Terra Motors to build 1,000 HPC sites in Tokyo

Japan's capital Tokyo will get an extensive fast-charging network for electric vehicles. Terra Motors aims to build ultra-fast charging stations at 1,000 locations in the metropolis by March 2026.

Image: Terra Motors

Terra Motors is a Japanese manufacturer of electric vehicles and charging infrastructure that, according to the portal nippon.com, is willing to invest over 10 billion yen (the equivalent of about 63.5 million euros) to develop a fast-charging network in Tokyo. The goal is to install mainly 150-kW chargers at commercial and public locations as well as in car parks of local authorities.

In the future, Terra Motors wants to be active beyond Tokyo. According to the report, the company plans to set up analogue fast-charging stations in urban areas of Aichi, Osaka and Fukuoka prefectures.

With a low single-digit share of new registrations, Japan is lagging in the market ramp-up of electric cars by global standards – despite some subsidies. The need for more public charging stations is part of the problem. According to the International Energy Agency (IEA), there were about 29,000 public charging stations across Japan in 2021. In South Korea (with a smaller total population), there were 107,000 charging stations.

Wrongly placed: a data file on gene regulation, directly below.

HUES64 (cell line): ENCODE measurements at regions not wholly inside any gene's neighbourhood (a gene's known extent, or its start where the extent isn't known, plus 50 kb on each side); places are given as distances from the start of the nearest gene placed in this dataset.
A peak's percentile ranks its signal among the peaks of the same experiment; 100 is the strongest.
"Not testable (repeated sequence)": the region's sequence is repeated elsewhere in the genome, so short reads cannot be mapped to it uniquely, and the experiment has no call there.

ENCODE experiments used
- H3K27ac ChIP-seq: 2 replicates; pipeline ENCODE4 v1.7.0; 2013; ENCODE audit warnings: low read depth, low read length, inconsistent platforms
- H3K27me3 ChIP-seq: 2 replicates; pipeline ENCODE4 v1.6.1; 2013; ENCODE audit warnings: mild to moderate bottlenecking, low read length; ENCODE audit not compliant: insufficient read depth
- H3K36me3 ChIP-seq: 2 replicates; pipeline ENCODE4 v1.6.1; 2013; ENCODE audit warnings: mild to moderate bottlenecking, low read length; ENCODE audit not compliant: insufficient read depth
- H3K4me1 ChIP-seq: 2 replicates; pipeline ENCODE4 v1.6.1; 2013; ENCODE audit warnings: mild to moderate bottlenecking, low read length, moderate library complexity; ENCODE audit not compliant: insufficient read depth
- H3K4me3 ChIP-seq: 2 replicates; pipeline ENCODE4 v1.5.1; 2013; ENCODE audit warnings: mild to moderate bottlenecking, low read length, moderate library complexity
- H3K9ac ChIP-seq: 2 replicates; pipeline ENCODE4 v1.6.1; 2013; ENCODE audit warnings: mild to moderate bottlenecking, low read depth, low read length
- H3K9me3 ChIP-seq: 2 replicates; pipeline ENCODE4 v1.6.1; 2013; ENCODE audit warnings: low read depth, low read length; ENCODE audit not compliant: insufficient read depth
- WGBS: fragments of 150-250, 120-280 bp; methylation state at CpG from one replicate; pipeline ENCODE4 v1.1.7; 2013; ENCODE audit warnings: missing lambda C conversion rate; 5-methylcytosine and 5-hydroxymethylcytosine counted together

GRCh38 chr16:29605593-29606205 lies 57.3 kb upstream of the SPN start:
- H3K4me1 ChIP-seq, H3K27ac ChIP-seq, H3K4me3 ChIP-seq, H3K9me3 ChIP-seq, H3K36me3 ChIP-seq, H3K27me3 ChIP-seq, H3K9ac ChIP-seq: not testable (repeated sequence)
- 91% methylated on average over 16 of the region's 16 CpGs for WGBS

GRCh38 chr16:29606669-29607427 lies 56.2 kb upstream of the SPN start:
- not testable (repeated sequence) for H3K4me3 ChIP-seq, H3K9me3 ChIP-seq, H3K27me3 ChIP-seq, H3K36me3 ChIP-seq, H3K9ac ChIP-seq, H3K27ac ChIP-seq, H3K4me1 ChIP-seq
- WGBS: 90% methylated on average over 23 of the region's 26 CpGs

Earlier this month, Japan doubled its expansion target for charging infrastructure from 150,000 previously to 300,000 charging points by 2030. Shortening charging times is also part of the government’s new plan. After all, around 60 per cent of the fast chargers currently available in the country have a capacity of less than 50 kW. The average power of the fast chargers will thus increase from the current average of 40 kW to 90 kW, as reported.

Billing for charging processes will also change. Currently, tariffs in Japan are usually based on the charging time. By the end of the fiscal year 2025, the government wants to introduce a system based on the amount of electricity charged. As a further incentive, Japan’s government reportedly plans to relax the safety regulations for fast-charging stations with more than 200 kW of power to make their installation less cost-intensive.

In Japan, carmakers can no longer sell combustion vehicles from 2035. However, electrified vehicles, so-called xEVs, will still be allowed. Japan also includes hybrid vehicles, which already account for a large share of sales in the country.



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